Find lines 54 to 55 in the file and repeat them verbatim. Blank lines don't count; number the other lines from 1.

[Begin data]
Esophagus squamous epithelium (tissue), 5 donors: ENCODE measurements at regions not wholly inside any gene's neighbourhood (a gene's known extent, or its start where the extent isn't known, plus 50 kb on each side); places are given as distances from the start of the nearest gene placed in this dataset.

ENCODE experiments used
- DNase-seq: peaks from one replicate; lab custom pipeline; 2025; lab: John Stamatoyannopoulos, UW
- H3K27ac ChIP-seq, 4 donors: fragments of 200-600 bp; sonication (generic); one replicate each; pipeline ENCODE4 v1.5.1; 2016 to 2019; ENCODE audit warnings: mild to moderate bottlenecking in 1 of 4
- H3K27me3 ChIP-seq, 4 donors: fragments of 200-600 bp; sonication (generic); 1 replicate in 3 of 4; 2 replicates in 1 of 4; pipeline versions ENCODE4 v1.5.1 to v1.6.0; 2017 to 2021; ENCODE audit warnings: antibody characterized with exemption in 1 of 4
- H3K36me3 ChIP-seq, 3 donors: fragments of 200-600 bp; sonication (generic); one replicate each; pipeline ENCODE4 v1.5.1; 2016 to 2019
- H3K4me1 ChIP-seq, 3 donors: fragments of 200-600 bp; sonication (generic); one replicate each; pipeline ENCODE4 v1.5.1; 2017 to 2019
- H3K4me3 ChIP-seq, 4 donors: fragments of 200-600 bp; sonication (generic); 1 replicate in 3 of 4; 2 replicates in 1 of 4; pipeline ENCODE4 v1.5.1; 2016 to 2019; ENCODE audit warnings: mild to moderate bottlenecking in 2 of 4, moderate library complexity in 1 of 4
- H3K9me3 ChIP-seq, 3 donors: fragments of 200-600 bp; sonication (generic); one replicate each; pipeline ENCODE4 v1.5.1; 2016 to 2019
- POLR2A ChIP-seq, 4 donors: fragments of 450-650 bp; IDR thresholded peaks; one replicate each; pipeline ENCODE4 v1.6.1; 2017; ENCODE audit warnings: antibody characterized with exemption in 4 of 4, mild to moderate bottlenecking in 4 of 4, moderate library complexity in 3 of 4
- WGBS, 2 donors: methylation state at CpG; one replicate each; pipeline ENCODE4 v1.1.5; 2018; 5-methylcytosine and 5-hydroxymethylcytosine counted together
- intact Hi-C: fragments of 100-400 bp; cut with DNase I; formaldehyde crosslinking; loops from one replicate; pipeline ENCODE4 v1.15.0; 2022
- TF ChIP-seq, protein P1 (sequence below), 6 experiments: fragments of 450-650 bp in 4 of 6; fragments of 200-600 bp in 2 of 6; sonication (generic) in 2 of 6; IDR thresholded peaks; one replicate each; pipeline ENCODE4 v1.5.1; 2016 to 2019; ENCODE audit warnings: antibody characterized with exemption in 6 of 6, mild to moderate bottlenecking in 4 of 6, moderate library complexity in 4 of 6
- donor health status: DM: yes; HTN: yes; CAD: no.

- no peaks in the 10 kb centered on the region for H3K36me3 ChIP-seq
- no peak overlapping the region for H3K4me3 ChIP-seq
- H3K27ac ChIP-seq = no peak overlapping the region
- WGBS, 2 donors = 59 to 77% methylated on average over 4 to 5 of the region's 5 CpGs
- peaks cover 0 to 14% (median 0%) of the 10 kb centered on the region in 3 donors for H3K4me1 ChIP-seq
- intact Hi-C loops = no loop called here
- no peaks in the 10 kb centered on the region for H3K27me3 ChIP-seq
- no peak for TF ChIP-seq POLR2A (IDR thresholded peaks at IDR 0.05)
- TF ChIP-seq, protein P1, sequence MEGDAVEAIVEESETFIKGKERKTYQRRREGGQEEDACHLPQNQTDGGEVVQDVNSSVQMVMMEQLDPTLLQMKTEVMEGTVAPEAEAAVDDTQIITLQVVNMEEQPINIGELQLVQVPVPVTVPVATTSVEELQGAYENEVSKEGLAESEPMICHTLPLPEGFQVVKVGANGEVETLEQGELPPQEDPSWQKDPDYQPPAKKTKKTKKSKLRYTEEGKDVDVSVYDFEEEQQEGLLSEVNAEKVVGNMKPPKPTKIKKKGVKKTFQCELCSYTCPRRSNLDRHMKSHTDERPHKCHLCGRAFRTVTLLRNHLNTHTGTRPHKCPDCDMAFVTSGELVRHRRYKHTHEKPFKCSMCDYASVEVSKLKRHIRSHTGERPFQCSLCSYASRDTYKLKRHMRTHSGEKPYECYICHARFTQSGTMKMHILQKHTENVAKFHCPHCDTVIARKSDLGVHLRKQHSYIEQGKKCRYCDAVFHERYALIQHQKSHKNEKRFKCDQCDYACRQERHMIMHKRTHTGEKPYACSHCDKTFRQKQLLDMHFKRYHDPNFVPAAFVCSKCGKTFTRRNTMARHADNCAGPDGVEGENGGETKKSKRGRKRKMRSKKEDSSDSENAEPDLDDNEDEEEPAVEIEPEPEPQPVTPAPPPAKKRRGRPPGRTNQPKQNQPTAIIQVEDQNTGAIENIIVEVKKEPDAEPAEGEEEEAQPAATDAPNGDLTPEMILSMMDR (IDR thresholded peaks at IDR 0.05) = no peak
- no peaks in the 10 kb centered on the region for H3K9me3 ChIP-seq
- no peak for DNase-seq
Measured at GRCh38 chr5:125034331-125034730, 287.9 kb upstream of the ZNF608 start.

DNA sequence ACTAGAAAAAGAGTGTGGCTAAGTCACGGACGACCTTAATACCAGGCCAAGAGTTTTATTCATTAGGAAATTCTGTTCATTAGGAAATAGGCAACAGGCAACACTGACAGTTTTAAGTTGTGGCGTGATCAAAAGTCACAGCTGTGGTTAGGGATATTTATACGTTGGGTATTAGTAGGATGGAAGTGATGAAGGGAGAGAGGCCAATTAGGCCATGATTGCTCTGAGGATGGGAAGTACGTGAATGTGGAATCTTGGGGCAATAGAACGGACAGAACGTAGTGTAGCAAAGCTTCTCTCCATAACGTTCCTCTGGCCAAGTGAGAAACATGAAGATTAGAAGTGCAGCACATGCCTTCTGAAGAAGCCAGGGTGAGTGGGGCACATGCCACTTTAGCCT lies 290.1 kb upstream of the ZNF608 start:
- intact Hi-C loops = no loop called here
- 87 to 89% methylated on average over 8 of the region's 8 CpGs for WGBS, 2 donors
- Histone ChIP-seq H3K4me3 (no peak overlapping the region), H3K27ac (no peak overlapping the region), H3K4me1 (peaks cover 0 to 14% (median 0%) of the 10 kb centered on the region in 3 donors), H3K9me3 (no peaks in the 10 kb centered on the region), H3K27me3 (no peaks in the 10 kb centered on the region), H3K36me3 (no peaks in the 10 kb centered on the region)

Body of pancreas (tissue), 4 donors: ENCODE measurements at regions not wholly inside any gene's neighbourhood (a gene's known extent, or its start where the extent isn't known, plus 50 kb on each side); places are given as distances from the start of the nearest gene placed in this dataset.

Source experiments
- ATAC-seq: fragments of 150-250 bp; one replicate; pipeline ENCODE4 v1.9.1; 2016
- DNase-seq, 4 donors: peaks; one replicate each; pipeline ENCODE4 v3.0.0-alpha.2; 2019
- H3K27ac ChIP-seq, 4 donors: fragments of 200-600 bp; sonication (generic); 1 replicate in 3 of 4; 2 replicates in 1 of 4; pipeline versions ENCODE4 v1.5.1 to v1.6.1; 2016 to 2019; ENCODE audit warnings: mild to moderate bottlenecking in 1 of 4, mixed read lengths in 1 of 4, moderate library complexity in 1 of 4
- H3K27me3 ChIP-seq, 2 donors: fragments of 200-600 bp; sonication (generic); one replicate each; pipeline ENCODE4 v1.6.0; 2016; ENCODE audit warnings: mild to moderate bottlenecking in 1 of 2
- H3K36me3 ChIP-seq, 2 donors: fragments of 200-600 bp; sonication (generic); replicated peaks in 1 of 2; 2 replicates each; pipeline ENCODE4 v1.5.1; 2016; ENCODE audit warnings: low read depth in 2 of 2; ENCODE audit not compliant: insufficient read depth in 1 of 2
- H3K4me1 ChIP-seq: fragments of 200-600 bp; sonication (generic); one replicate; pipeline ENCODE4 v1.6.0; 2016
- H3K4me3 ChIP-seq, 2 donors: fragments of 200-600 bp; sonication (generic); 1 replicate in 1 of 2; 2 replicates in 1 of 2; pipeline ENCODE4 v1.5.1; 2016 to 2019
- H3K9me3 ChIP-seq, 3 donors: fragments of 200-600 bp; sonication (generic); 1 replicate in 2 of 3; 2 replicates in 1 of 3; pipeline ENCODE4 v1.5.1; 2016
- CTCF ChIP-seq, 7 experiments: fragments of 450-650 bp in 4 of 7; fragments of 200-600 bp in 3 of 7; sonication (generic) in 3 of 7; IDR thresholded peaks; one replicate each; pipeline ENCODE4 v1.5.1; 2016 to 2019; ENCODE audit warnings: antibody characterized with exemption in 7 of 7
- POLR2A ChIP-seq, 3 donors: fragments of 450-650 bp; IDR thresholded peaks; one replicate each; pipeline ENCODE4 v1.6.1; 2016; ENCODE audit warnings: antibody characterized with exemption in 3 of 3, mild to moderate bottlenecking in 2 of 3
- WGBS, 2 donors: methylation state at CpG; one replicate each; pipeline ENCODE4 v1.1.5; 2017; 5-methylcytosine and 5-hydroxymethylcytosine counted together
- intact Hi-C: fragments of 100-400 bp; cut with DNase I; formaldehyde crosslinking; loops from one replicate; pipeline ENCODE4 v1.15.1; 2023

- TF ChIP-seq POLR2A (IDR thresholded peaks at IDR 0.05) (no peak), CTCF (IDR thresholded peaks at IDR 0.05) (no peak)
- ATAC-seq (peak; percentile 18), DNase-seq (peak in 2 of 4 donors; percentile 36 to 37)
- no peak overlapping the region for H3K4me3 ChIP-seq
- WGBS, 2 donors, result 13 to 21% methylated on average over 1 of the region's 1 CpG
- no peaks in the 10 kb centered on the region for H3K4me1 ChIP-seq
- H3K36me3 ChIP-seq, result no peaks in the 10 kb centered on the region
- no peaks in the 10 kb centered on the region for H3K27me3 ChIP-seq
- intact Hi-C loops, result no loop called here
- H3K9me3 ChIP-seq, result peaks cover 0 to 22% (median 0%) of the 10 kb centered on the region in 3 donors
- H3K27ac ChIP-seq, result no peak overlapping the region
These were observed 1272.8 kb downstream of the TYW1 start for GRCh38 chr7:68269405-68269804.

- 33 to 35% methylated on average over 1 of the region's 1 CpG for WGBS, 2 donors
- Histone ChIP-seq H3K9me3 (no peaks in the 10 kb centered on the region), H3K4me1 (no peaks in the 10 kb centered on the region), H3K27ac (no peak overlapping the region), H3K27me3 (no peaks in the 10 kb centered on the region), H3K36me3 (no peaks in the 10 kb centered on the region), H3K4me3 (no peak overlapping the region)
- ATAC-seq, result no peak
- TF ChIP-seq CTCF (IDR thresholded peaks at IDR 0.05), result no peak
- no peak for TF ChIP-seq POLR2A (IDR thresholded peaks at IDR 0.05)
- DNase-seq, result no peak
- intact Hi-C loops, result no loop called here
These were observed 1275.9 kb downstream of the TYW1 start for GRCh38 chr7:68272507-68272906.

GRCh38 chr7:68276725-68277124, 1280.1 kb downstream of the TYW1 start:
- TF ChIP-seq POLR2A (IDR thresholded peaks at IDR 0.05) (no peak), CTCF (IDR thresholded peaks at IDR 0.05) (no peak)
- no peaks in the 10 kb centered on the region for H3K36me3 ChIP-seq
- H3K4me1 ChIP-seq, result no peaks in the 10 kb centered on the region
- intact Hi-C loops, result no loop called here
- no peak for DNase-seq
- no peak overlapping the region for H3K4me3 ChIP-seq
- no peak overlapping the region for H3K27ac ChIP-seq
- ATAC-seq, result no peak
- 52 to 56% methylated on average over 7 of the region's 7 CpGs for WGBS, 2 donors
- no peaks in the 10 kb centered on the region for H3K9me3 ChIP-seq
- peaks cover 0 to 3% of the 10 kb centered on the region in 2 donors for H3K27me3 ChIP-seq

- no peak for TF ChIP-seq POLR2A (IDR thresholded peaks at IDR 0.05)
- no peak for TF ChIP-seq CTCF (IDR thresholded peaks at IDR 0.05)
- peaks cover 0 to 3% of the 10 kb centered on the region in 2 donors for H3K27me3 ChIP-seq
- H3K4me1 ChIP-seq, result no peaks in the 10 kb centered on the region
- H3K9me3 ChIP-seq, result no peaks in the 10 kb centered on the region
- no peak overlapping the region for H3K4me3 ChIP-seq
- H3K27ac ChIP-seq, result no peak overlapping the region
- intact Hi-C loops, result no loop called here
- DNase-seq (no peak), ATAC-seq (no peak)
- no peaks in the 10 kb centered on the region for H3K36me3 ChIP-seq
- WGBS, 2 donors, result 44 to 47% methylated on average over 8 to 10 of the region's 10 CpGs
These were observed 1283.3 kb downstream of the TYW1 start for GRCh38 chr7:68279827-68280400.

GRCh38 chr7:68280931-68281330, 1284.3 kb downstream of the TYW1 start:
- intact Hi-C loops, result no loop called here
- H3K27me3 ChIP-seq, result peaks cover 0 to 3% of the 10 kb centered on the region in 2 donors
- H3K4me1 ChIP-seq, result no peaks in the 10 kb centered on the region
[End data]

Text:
- H3K27ac ChIP-seq, result no peak overlapping the region
These were observed 1272.8 kb downstream of the TYW1 start for GRCh38 chr7:68269405-68269804.